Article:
The last few paragraphs of the story seem to indicate not as many people cared as much about Fowler's as they used to. But where else can we get prime dry-aged beef and freshly made stock in the Triangle? To my New York friends, that was a sign that we had a little bit of sophistication. :rolleyes:

    What do you all think? Did the new, larger Southern Season and new Whole Foods stores kill off Fowler's for good? Or is there still room for a small local grocery that sells the best-quality products?



  6. Hey tell me if this is out there but.... I had the idea to make a cassoulet Carpaccio. I would take fava and cannelinni beans and pound them thin. I would serve it with duck confit terrine, pancetta chips, confit cherry tomatoes, and demi glace gelee. It would be a whole new spin to the everyday rich baked bean dish while still staying true to its ingredients. Let me know what you think about that.

    Oh wait! before i get too excited with that idea...has anyone heard of something like that before??

    Visit the TestKitchen

    You're going to pound beans thin :huh: ? My bs meter must be down, are you kidding? The rest of it sounds intriguing though . . .

    I have not heard of anything like that for cassoulet. It sounds like you are not going to cook them together to blend the flavors?

  7. In re the pork substitutes, my concern would be less about the smoke -- it would add a dimension that would recall, I'd think, the ancient roots of the wood-oven cooking -- but the salt.

    Ah, so the salt pork would definitely be a bad thing. One problem I have here is the the pork rind and belly is low-quality - we are near a Smithfield Products farm and I've cooked with both before - while the Salt Pork is Niman Ranch, from Whole Foods. The smoked ham hocks are easy to find in the stores, but they are also probably salted before smoked.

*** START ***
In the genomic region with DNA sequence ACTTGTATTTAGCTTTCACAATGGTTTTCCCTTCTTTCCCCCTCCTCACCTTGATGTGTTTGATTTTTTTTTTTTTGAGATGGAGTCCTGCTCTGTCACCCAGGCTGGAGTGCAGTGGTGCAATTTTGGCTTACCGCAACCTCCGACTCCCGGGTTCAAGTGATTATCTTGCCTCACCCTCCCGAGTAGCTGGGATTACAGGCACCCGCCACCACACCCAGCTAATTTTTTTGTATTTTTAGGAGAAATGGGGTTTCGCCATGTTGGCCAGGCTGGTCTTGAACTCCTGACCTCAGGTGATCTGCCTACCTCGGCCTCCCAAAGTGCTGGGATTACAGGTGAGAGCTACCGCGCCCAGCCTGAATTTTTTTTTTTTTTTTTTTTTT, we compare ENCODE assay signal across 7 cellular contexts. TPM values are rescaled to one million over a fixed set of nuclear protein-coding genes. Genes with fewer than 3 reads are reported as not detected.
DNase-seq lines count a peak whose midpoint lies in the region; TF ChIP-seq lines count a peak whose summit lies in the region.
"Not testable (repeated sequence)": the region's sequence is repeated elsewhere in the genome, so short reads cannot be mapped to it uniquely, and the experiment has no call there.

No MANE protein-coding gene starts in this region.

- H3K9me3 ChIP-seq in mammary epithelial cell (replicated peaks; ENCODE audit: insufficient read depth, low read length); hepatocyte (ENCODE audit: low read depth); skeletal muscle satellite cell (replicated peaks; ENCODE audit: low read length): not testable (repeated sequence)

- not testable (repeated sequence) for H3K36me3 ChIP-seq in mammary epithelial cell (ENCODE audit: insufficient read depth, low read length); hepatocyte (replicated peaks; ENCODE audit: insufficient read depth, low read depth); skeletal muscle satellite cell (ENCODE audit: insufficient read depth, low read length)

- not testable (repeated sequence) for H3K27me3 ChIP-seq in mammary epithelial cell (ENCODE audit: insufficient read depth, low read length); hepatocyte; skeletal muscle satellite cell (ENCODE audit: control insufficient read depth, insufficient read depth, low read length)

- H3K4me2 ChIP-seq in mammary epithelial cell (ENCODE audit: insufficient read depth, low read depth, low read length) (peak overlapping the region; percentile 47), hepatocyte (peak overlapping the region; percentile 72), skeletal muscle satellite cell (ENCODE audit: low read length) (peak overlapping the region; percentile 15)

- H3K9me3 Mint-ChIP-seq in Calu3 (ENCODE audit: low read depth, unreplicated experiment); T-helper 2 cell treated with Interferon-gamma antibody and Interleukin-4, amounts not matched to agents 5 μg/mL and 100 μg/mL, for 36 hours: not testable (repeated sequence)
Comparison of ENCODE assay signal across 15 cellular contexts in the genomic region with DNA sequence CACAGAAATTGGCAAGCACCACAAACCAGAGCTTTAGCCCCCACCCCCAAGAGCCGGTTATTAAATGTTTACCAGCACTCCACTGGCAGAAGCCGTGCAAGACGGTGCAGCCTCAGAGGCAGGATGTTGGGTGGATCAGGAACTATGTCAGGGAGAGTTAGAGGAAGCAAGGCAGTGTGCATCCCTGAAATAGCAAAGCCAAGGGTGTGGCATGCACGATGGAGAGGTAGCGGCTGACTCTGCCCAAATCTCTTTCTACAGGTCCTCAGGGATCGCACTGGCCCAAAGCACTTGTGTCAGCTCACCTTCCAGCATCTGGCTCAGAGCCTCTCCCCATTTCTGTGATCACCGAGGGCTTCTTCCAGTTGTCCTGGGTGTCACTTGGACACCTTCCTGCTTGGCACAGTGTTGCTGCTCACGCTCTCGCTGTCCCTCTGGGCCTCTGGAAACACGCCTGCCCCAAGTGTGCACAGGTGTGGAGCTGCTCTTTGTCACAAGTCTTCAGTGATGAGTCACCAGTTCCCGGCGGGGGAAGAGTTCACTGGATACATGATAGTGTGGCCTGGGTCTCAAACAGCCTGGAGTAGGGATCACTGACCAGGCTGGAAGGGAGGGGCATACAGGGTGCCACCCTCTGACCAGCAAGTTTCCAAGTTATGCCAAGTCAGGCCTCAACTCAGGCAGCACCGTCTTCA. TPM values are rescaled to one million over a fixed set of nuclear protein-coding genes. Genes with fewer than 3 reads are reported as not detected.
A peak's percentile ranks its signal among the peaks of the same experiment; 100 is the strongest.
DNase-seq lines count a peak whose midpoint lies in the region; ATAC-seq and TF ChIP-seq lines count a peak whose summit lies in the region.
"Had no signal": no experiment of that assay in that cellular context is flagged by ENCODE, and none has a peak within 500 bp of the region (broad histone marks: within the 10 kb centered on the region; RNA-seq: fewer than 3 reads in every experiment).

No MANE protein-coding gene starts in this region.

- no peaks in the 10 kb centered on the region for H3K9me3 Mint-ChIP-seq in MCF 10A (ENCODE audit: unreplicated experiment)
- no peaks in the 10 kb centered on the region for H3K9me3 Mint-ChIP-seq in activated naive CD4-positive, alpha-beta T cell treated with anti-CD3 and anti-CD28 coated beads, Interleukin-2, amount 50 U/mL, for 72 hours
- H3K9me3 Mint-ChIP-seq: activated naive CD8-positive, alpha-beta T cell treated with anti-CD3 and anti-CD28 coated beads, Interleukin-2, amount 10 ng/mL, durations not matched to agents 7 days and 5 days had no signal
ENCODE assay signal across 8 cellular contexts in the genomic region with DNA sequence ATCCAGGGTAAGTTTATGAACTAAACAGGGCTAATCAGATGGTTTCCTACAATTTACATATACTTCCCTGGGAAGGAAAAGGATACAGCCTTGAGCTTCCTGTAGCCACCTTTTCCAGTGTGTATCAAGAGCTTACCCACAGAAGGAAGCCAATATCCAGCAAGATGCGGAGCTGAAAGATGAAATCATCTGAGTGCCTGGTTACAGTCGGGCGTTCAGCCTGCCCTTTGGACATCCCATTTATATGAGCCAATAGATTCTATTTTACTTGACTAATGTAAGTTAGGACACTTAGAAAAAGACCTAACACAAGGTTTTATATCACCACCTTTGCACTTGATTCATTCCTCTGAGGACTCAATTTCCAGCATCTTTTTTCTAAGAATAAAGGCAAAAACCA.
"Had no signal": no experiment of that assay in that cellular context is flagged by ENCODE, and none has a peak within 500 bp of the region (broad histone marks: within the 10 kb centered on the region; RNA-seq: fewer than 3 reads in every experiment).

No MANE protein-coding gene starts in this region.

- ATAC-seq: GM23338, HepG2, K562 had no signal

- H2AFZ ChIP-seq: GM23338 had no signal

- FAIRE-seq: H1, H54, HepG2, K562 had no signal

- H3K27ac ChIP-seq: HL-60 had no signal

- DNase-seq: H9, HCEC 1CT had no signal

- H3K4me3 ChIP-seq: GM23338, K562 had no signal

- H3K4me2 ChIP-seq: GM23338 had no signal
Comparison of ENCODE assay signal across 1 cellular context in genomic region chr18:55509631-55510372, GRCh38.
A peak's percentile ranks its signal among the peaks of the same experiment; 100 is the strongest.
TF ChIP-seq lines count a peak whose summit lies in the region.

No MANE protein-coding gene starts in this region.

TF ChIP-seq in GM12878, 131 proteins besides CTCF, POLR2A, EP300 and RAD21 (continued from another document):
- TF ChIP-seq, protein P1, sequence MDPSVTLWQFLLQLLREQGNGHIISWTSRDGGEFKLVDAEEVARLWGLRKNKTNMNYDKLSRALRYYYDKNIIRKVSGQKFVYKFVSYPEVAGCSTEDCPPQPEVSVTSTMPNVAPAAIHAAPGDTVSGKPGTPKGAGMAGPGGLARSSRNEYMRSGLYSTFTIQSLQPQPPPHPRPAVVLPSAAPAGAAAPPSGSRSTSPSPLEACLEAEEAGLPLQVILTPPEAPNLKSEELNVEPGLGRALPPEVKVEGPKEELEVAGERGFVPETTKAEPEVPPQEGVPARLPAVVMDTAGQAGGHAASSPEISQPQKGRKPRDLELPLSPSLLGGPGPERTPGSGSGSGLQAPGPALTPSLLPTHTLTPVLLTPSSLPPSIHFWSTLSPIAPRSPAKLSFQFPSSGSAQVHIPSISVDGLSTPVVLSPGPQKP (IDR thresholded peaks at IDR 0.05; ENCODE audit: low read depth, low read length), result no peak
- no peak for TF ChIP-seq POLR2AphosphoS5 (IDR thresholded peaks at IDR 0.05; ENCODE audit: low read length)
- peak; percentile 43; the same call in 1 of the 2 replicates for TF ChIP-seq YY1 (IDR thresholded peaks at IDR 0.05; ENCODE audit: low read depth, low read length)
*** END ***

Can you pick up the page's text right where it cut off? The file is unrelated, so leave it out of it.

8. I have made confit before, but this is my first time making cassoulet. Everyone in this fantastic thread keeps mentioning pork rind or pork belly, but several recipes I have also mention salt pork, slab bacon, pancetta, or ham hocks. Question: does the smokiness of the bacon or hocks detract from the final product? Would they be too strong?

    I also purchased navy beans because they were the only ones available at the local Whole Foods. Has anyone used them for cassoulet?

    Many thanks,


  9. Where to buy pastured meats?

    I've been buying my meats directly from the farmers, whom I found through eat wild (http://www.eatwild.com/products/nocarolina.html). But It's tough driving several hours just for a few chickens and cuts of beef. Not such a green way to distribute stuff.

    Nu Horizons Farm sells pasture-raised beef, as well as chicken, pork, eggs, and lamb, at the Farmer's Markets in Carrboro, Cary, and Fearrington Village. You can order ahead on their website and pick up your order at one of the markets, too. I have had their sirloins and ribeyes, and they were quite good, but not close to the sublime prime, dry-aged cuts at Fowler's. Of course, the difference is about $20/pound.

    As for fish, the lady who runs Earps' Seafood Market (Mrs. Earp, I believe), told me all the fish they carry are from North Carolina waters.

    Good luck!